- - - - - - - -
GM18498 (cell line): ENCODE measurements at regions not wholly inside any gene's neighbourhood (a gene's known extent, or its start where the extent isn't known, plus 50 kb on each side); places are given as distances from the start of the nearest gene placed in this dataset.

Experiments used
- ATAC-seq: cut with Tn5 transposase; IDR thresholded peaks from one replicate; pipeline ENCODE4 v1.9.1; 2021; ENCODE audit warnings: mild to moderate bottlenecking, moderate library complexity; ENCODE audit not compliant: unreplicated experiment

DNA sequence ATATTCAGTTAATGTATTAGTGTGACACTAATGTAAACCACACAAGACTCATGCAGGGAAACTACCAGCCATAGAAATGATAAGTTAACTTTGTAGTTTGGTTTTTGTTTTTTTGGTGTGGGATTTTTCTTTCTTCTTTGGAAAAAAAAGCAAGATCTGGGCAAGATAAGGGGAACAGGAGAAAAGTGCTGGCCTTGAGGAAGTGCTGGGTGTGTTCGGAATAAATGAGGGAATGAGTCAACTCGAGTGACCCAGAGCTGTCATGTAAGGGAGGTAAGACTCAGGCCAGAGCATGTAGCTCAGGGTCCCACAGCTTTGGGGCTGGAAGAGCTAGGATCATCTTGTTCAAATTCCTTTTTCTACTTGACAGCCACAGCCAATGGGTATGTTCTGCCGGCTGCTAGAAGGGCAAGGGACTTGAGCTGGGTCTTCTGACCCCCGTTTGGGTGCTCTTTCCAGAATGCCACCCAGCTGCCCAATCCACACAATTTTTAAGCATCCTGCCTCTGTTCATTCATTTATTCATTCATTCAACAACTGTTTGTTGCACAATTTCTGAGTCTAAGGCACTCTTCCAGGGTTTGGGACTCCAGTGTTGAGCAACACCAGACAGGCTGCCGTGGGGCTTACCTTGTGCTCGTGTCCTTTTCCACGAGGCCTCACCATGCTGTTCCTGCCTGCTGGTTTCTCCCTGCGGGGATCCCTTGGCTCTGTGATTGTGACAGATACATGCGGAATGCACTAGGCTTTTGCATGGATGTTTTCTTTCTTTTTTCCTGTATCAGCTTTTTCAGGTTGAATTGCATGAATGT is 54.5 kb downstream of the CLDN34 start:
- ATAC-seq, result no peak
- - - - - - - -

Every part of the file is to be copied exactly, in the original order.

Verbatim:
GM18498 (cell line): ENCODE measurements at regions not wholly inside any gene's neighbourhood (a gene's known extent, or its start where the extent isn't known, plus 50 kb on each side); places are given as distances from the start of the nearest gene placed in this dataset.

Experiments used
- ATAC-seq: cut with Tn5 transposase; IDR thresholded peaks from one replicate; pipeline ENCODE4 v1.9.1; 2021; ENCODE audit warnings: mild to moderate bottlenecking, moderate library complexity; ENCODE audit not compliant: unreplicated experiment

DNA sequence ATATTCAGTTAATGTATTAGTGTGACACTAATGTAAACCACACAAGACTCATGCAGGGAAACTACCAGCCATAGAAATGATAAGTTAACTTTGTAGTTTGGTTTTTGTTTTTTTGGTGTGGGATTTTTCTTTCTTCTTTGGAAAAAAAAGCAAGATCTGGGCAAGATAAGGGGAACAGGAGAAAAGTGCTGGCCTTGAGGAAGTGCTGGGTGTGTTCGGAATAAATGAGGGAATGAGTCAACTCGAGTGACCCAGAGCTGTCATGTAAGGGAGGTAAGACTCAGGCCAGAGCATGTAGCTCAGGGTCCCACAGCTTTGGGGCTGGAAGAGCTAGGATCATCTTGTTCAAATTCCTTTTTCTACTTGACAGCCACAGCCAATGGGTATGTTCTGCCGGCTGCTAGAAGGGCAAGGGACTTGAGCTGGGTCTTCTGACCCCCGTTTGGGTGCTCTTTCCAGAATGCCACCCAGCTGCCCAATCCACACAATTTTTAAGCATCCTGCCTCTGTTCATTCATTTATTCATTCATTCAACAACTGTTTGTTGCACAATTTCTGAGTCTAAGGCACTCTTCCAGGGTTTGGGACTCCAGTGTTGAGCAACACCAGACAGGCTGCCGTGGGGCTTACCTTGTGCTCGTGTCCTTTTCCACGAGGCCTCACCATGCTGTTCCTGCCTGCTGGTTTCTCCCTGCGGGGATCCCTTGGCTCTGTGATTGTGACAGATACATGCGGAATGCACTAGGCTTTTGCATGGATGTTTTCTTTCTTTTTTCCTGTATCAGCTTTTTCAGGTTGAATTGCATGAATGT is 54.5 kb downstream of the CLDN34 start:
- ATAC-seq, result no peak